“The challenge becomes, again, when those 18 to 22-year-olds, and I don’t blame them, when it’s 7 o’clock at night, you want to do something. You want to grab a bite to eat,” Wistrcill said last month. “That’s just natural. It’s a double-edged sword there of how do you protect them and help them protect themselves from the virus while also allowing them to be 18 to 22-year-olds.
“And hopefully they make smart decisions … but that’s hard. That’s a challenge that we have in the system, no doubt.”
Schools also cannot require athletes to waive legal rights regarding COVID-19,and must cover coronavirus-related medical expenses for athletes.
Programs must also allow athletes to opt out of their respective sports due to coronavirus concerns, and in that instance, the schools must honor the scholarship commitment for that athlete. By Aug. 14, each division must lay out eligibility accommodations for athletes who opt out this fall or for those whose seasons are canceled or cut short.
“Our decisions place emphasis where it belongs — on the health and safety of college athletes,” NCAA President Mark Emmert said in Wednesday’s press release. “Student-athletes should never feel pressured into playing their sport if they do not believe it is safe to do so. These policies ensure they can make thoughtful, informed decisions about playing this fall.”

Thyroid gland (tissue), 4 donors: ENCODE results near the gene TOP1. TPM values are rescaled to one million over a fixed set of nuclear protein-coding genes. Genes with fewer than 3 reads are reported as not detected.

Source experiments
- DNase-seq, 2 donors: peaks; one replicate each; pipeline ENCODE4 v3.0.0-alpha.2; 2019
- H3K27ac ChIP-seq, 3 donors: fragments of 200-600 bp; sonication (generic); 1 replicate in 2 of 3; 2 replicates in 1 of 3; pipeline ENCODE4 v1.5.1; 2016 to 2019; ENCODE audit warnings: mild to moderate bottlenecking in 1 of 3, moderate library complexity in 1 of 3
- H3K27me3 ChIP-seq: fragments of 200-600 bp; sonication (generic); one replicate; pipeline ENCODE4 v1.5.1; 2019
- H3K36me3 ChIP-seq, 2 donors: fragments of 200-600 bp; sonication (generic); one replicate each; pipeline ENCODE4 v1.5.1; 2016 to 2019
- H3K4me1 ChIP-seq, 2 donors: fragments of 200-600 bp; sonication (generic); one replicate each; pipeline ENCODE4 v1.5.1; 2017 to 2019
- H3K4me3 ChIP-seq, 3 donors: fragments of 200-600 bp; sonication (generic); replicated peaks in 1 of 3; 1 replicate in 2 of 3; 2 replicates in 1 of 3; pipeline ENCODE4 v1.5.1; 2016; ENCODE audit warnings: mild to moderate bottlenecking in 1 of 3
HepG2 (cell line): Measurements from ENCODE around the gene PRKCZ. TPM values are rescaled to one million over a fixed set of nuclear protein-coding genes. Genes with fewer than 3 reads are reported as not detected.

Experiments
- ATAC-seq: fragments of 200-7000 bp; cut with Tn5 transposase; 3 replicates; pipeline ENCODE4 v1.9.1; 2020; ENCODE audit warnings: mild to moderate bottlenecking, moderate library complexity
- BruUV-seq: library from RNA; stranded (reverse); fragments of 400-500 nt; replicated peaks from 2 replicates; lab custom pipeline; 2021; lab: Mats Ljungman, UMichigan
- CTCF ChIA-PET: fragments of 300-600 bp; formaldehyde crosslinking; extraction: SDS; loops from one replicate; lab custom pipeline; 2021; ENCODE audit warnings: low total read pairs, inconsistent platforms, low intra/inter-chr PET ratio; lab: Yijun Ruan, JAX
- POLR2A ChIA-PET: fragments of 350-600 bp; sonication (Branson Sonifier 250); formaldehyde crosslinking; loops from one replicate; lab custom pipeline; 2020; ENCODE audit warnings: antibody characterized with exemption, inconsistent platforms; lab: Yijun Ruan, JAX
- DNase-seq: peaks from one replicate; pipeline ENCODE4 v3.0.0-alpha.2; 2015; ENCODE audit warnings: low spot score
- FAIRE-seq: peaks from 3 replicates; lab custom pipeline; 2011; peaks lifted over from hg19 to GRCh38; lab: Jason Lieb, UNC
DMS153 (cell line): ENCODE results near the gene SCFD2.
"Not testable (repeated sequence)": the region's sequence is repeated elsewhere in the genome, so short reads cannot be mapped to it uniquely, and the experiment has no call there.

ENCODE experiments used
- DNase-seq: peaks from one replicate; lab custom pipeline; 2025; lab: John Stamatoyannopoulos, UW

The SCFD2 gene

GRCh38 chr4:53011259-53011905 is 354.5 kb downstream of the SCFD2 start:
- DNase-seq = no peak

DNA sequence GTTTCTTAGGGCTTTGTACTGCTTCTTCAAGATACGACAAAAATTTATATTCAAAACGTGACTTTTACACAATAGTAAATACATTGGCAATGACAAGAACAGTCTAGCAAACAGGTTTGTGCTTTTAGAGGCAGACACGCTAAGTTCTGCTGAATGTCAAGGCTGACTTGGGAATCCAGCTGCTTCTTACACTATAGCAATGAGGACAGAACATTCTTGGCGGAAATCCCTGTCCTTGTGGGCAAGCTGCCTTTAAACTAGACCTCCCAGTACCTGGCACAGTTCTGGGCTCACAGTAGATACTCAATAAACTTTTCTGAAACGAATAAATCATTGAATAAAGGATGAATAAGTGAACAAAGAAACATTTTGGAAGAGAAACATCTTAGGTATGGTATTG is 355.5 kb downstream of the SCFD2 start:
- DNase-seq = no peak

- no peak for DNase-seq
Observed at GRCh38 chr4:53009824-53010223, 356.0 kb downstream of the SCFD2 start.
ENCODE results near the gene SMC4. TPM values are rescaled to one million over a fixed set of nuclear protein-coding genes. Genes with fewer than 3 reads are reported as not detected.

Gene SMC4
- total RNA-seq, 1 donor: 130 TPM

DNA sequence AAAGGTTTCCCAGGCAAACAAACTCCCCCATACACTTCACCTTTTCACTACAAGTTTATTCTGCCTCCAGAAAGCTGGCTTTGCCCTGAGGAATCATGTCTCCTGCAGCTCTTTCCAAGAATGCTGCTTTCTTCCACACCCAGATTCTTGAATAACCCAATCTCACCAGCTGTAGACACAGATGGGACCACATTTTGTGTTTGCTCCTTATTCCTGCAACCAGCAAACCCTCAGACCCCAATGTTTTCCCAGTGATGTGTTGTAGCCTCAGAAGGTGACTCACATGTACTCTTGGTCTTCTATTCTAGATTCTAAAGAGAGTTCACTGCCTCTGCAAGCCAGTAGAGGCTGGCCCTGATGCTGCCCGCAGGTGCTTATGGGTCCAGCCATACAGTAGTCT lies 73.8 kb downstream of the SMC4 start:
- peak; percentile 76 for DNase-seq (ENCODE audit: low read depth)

The NCAA will also open a phone and email hotline to allow athletes, families or others involved to report any infractions of health guidelines. The NCAA then will notify school and conference administrators, who will be expected to act accordingly.
These requirements were created based on guidance from the NCAA’s COVID-19 Advisory Panel made up of medical, public health and epidemiology experts, which will continue to monitor the pandemic and could recommend changes to the requirements.
Emmert said each division is facing unique circumstances because of resources available to each program.
“First and foremost, we need to make sure we provide a safe environment for college athletes to compete for an opportunity to play in NCAA championships,” Emmert said. “A decision based on the realities in each division will provide clarity for conferences and campuses as they determine how to safely begin the academic year and the return to sports.”